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Courses Descriptions

Course Name Number Core * Professor Campus
Classical Mechanics PHY 313   GANGOPADHYAY, A Dartmouth
Wave Motion PHY 314   GANGOPADHYAY, A Dartmouth
Ocean Circulation and Modeling PHY 645   GANGOPADHYAY, A Dartmouth
Ocean-Atmosphere Dynamics PHY 655 PO GANGOPADHYAY, A Dartmouth

* The "Core" column indicates whether the course is a "core" course, and if so, it's core area:

  • BO = Biological Oceanography core course
  • CO = Chemical Oceanography core course
  • PO = Physical Oceanography core course
  • PM = Policy / Management core course
  • Blank = Not a core course; an elective


Course Details

Classical Mechanics -- (Undergraduate course in lecture format)

Professor: GANGOPADHYAY, AVIJIT
PHY 313, 3 credits.
Core: Physical Oceanography
Course Webpage: n/a

Abstract:

Mechanics of particle systems including central force motion and two body scattering, non-inertial coordinate systems, Simple Harmonic Oscillations, Phase Space, Fourier series decompostion. Rigid body kinematics and dynamics, Lagrangian and Hamiltonian methods.


Wave Motion -- (Undergraduate course in lecture format)

Professor: GANGOPADHYAY, AVIJIT
PHY 314, 3 credits.
Core: Physical Oceanography
Course Webpage: n/a

Abstract:

Wave phenomena in mechanics, optics, fluids and acoustics. A study of wave equation and its applications with emphasis on the general properties of waves. Geophysical waves in fluids. Interference, diffraction, reflection, refraction and polarization.


Ocean Circulation and Modeling -- (Graduate course in distance learning format)

Professor: GANGOPADHYAY, AVIJIT
PHY 645, 3 credits.
This course is an elective.
Course Webpage: n/a

This course is not currently available for registration.

Supports the following Option Areas:

  • MASMA - Marine and Atmospheric System Modeling and Analysis
  • MOT - Marine Observation Technologies

    Abstract:
  • This course is divided in two parts. In the first half of the course, students are introduced to the concepts of circulation, namely the wind-driven and the thermohaline components, the concepts of geostrophy, Sverdrup dynamics, Ekman, Munk and Stommel problems, two-layer dynamics, stratification, and thermal and salt diffusion. The potential vorticity concept is discussed in some detail with respect to its balance and generation/maintenance in the major western boundary current regions. The major features of the Atlantic, Pacific, and Indian Oceans are discussed from a circulation and dynamics perspective.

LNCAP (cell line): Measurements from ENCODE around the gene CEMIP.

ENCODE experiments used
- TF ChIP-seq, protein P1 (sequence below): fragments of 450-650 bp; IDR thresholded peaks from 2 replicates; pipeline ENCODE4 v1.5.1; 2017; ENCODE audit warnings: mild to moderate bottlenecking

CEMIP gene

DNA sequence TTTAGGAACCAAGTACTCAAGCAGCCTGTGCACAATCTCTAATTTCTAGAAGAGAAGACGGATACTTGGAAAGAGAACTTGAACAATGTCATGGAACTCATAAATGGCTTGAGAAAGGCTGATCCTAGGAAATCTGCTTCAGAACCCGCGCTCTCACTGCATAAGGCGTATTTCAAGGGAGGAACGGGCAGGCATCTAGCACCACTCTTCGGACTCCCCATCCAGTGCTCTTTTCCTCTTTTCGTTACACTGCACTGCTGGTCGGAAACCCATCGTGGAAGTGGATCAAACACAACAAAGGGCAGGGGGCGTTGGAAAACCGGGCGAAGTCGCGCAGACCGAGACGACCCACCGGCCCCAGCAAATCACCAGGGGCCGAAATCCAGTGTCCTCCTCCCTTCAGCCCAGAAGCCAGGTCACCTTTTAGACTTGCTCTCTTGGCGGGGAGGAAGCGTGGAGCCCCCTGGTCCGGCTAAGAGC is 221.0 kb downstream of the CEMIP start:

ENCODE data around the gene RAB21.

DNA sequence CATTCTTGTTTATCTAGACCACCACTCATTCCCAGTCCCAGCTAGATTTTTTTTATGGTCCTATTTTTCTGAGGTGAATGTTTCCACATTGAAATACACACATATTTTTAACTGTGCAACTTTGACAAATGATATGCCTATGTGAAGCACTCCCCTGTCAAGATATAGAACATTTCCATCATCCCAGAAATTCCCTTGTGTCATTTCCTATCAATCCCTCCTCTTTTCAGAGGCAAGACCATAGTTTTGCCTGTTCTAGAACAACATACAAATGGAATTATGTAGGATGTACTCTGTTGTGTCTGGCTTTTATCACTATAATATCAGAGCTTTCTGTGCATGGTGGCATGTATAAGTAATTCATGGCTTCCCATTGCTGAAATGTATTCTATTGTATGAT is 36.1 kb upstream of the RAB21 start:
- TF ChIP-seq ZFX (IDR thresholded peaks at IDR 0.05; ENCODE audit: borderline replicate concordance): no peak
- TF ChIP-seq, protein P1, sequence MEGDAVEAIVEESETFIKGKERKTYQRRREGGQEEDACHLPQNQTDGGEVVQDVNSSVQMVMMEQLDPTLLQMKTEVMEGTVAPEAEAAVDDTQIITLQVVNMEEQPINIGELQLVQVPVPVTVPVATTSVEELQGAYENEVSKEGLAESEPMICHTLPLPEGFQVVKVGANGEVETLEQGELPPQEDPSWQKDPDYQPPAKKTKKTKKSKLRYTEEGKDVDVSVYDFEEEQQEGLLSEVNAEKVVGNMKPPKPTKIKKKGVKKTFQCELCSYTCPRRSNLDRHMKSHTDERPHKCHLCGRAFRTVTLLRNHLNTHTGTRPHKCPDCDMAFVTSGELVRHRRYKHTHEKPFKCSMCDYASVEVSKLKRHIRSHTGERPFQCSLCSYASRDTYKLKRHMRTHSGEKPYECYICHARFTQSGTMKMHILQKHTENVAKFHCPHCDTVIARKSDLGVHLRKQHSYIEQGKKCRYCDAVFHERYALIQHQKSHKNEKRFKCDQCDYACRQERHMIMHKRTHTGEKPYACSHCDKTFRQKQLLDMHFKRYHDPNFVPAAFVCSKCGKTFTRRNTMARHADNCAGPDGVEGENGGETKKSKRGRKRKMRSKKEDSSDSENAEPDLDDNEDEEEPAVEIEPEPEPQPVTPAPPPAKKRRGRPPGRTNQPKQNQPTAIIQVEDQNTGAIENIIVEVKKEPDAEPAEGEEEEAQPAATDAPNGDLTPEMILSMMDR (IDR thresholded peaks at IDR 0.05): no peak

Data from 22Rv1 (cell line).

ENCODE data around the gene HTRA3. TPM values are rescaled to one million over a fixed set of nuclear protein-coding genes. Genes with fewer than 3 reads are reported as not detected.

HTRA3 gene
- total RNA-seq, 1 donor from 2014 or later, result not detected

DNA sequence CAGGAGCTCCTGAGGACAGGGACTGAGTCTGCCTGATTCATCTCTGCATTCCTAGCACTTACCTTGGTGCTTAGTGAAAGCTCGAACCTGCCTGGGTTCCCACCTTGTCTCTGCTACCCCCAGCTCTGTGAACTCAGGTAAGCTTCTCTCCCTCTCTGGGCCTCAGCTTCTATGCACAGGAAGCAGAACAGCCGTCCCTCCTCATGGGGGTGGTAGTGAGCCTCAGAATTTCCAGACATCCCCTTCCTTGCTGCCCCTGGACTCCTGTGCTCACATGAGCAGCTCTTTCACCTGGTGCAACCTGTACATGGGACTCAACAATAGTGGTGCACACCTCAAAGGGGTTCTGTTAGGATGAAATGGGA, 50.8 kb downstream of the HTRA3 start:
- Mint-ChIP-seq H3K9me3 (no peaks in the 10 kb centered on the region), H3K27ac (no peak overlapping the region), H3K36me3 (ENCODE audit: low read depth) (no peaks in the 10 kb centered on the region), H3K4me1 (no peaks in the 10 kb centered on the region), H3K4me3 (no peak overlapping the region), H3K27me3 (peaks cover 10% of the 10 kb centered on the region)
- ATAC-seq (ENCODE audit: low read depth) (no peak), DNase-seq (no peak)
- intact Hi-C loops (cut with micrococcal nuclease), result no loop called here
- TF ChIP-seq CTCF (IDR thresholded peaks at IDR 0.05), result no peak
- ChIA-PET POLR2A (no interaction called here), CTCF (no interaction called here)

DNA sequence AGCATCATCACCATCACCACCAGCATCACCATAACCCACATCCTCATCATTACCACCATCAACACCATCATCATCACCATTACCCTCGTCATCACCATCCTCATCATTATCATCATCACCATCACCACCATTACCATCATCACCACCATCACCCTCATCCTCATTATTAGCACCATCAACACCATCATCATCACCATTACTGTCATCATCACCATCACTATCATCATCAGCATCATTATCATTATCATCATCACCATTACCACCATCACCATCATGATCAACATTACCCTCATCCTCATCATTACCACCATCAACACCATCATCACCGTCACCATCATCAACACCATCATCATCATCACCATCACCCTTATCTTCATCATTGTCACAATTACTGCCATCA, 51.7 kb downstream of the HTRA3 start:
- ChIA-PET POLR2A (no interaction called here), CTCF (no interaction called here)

In the second half of the course, students learn the full set of primitive equations and the Bryan and Cox implementation of the Modular Ocean Model (MOM). As part of the numerical modeling effort, each student sets up a simple modeling exercise with MOM. Basin-scale modeling, regional modeling, and El Nino modeling are also covered. Students are also encouraged to learn about WOCE data sets over the Internet; data assimilation techniques are discussed in general overview framework.

    Course work includes one research paper on modeling a particular problem and two rigorous take-home examinations.


    Ocean-Atmosphere Dynamics -- (Graduate course in lecture format)

    Professor: GANGOPADHYAY, AVIJIT
    PHY 655, 3 credits.
    Core: Physical Oceanography
    Course Webpage: n/a

    This course is not currently available for registration.

    Supports the following Option Areas:

  • MASMA - Marine and Atmospheric System Modeling and Analysis
  • MOT - Marine Observation Technologies

  • Abstract:

    This course covers the essential materials necessary to understand the dynamics of the ocean-atmosphere interaction that is relevant for long- and short-term climate variability. Topics include: the dynamics of the tropical Pacific in terms of shallow water equations and the predictability of such simple climate models; societal implications of the El Nino Southern Oscillation (ENSO); the study of a basin-wide Pacific ocean circulation model in comparison to available in-situ and satellite data; the basics of data assimilation techniques, such as the Optimum Interpolation (OI) and the Kalman Filter; satellite data sets, such as GEOSAT, TOPEX/POSEIDON, NSCAT, and ERS2, and their impact on climate modeling; the North Atlantic Oscillation (NAO); and the linkage between different climatic events, such as the monsoon, ENSO, and NAO, in the context of global change and CLIVAR (the Climate Variability Program). During the semester, students will have an opportunity to interpret the state of the Pacific Ocean in real-time through Internet web sites.


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